About the exhibition
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Misha Milovanovich’s practice is primarily concerned with the emotional motifs of identity and displacement. 

Born in 1971 in Belgrade, Misha completed her BA in Fine Art, Painting at St Martins in London in 1997. She lives and works in London.

Misha works across several mediums, from sculpture to painting and live art. Characterised by vivid colour, optical movement and energetic visual cadences, Misha's visual work fuses a diverse repertoire of images and forms. She often features discarded shards of consumerism - unloved icons of disposability and careless consumption. 

Hovering between painting, drawing and watercolour sketches, her new work represents a form of personal expression that is less concerned with the impact and novelty of popular culture and more about the quiet uncovering of emotion. Her trademark organic forms are still present though now they are empathetic rather than explosively joyful. The colours are softer, somewhat washed out and hazy, as if half-perceived or remembered. The colour palette and the energy of the mark making reference to the now buried source material -  abstracted Hentai illustrations, Japanese manga-infused depictions of male dominance, rape and power fantasies.

The never-satisfied, always distracted state in which this dislocated field of sexual aggression persists stands in for our instantly redundant, surface only culture- transactional, bullying and ephemeral.
Her paintings are sensorially rich and and yet muted, the masses of fleshy intersections and writhing calligraphy feel like they are moving out of the immediate present and floating up out of time.
They are soaked in the in nuances of early modernism- Klee, Miro and Matta. She explores emotive, expressionistic tender spaces in these lyrically rendered conceptual paintings - densely layered works that operate in the enigmatic gaps between rational structure and spontaneity. Misha also echoes Kandinsky and his sensuality of musical movement, evoking his concerns with the spiritual, all emerging naturally from the rich soil she has carefully laid down in her previous work. The language and texture of her materials are important to Misha who prepares her own pigment- paying great attention to form, surface and the moment-to moment physicality of her practise.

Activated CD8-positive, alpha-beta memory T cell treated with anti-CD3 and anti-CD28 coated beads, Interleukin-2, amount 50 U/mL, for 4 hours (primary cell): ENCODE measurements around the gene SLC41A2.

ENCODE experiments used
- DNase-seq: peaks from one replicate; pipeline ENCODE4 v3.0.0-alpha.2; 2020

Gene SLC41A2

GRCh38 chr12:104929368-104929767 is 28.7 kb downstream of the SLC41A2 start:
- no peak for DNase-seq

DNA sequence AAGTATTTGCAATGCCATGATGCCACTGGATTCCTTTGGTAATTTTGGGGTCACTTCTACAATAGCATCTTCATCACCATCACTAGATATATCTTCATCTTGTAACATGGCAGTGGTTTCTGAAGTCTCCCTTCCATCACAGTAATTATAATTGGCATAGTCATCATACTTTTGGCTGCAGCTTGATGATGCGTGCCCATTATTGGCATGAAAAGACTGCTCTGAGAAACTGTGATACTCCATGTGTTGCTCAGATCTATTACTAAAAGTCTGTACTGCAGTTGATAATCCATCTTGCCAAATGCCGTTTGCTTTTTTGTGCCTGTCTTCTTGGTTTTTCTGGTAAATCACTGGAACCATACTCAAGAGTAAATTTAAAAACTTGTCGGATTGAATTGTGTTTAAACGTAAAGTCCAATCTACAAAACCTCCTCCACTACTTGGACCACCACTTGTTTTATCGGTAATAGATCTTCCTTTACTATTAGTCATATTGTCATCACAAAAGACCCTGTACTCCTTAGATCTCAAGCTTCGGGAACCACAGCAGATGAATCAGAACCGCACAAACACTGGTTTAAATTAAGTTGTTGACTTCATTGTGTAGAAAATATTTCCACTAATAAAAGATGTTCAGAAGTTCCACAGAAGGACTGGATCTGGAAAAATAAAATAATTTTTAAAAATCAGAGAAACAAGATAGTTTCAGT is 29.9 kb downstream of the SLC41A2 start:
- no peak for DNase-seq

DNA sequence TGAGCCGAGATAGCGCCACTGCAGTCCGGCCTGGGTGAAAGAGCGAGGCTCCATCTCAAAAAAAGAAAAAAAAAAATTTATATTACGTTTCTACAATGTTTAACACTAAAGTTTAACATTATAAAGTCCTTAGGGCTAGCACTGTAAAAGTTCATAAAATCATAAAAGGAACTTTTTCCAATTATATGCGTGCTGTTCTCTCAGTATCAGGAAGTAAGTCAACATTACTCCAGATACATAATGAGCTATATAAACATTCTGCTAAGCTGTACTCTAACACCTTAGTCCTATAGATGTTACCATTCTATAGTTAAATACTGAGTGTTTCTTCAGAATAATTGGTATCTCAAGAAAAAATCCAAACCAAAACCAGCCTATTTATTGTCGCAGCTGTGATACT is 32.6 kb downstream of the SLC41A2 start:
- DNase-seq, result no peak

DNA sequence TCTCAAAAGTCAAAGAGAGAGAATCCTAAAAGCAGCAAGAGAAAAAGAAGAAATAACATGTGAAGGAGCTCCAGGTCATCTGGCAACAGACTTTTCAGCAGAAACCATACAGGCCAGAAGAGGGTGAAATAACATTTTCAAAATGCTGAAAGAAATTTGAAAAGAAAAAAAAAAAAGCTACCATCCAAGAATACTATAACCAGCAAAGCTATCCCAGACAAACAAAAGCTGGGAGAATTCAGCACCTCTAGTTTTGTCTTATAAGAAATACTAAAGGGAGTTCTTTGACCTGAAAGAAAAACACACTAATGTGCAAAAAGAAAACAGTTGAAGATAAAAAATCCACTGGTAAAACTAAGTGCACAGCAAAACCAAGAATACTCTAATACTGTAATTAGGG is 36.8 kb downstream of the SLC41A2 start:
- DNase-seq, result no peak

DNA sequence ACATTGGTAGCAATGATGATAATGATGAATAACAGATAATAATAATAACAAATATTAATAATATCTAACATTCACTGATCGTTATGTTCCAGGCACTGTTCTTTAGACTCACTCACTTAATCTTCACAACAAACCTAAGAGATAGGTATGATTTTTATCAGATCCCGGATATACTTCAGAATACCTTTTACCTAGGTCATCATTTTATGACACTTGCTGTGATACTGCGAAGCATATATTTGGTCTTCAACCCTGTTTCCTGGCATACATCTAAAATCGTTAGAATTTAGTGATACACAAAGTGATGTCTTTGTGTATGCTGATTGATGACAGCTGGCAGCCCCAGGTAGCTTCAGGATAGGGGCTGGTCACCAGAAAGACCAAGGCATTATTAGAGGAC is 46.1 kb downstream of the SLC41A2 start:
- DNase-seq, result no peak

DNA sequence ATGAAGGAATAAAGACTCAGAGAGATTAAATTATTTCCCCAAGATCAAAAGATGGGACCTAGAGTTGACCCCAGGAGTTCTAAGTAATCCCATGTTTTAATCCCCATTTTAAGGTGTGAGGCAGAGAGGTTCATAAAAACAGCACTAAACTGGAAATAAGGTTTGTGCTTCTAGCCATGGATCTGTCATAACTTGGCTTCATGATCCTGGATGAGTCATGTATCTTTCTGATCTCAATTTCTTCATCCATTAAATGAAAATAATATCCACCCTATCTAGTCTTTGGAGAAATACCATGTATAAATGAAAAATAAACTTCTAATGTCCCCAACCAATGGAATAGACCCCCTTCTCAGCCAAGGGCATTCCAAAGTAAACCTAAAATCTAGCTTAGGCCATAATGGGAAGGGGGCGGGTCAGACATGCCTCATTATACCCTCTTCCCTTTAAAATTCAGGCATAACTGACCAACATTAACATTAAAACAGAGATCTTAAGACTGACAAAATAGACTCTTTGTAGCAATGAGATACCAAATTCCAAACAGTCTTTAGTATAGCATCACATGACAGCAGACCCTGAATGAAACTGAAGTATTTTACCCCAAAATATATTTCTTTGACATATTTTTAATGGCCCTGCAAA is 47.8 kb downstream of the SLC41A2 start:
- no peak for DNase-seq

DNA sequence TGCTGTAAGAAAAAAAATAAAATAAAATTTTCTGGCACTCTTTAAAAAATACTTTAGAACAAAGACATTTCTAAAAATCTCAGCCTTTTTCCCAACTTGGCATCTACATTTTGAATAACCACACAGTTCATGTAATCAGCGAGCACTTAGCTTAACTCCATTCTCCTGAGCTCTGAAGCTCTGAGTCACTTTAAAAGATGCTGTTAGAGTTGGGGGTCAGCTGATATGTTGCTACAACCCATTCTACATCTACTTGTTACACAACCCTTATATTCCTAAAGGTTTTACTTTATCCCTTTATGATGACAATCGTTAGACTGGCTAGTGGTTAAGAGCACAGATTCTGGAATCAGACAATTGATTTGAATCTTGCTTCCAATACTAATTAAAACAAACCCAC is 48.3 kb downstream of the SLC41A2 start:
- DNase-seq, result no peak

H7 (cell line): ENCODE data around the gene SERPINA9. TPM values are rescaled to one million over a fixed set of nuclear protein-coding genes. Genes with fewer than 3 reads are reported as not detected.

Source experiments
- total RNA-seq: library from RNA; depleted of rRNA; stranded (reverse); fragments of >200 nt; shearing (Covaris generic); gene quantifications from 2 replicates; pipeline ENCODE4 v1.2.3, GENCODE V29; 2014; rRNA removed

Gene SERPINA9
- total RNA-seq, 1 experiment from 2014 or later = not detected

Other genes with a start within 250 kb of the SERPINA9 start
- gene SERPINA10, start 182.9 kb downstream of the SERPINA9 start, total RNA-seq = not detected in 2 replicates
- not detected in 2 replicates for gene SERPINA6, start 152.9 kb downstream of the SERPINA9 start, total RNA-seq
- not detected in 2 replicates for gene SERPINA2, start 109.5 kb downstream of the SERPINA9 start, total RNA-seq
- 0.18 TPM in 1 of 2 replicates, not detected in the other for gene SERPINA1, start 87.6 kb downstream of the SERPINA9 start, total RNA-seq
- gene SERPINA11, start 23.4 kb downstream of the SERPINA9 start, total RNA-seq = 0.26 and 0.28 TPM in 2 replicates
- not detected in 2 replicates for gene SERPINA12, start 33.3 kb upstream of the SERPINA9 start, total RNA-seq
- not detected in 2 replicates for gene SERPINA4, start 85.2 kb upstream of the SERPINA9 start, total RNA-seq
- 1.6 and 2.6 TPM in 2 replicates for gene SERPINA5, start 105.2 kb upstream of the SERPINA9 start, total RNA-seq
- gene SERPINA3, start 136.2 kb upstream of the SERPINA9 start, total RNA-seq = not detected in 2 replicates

About the curator

Olivier Varenne, Co-Founder and Head Curator at Collectionair, is the Co-Director of Exhibitions & Collections and International Curator at Museum of Old and New Art (MONA) in Tasmania, Australia. Based in London, Olivier Varenne has sourced most of the contemporary art in MONA’s collection. Through his relentless trips around the globe he has been instrumental in the buying and commissioning of works from a vast array of emerging artists, including Michel Blazy, Ryoji Ikeda, Oliver Beer and Ed Atkins, as well as securing masterpieces by artists such as Chris Ofili, Jean Tinguely and Jannis Kounellis. Olivier has also brought important installations such as Richard Wilson’s 20:50, Wim Delvoye’s Cloaca and Gregory Barsamian’s Artifact, to MONA.

Olivier has also succeeded in bringing important established contemporary artists to MONA for exhibitions and retrospectives. Most recently with Matthew Barney: River of Fundament (2014-2015), Marina Abramovic: Private Archeology (2015 - 2016) and Gilbert and George: The Art Exhibition (2015).

Along side others at Mona, Olivier has also co-curated Celeste Boursier Mougenot’s: From Hear to Ear (2009), Christian Boltanski: The Heart Archive (2010), Yannick Demmerle (2012), I Look to You and I See Nothing (2013; Sharjah Art Foundation, UAE); The art component of MONA FOMA and Dark Mofo and The Red Queen (2013 – 2014).

Alongside Jean-Hubert Martin and Tijs Visser, Olivier co-curated the 3rd Moscow Biennale in 2009 and Theâtre du Monde (2013 ; La Maison Rouge, Paris/Mona). In 2010 he curated On and On at Casa Encendida Museum, Madrid. As well as Wim Delvoye (2011 – 2012), Chiharu Shiota: In Silence (2011) and Beam in Thine Own Eye (2013).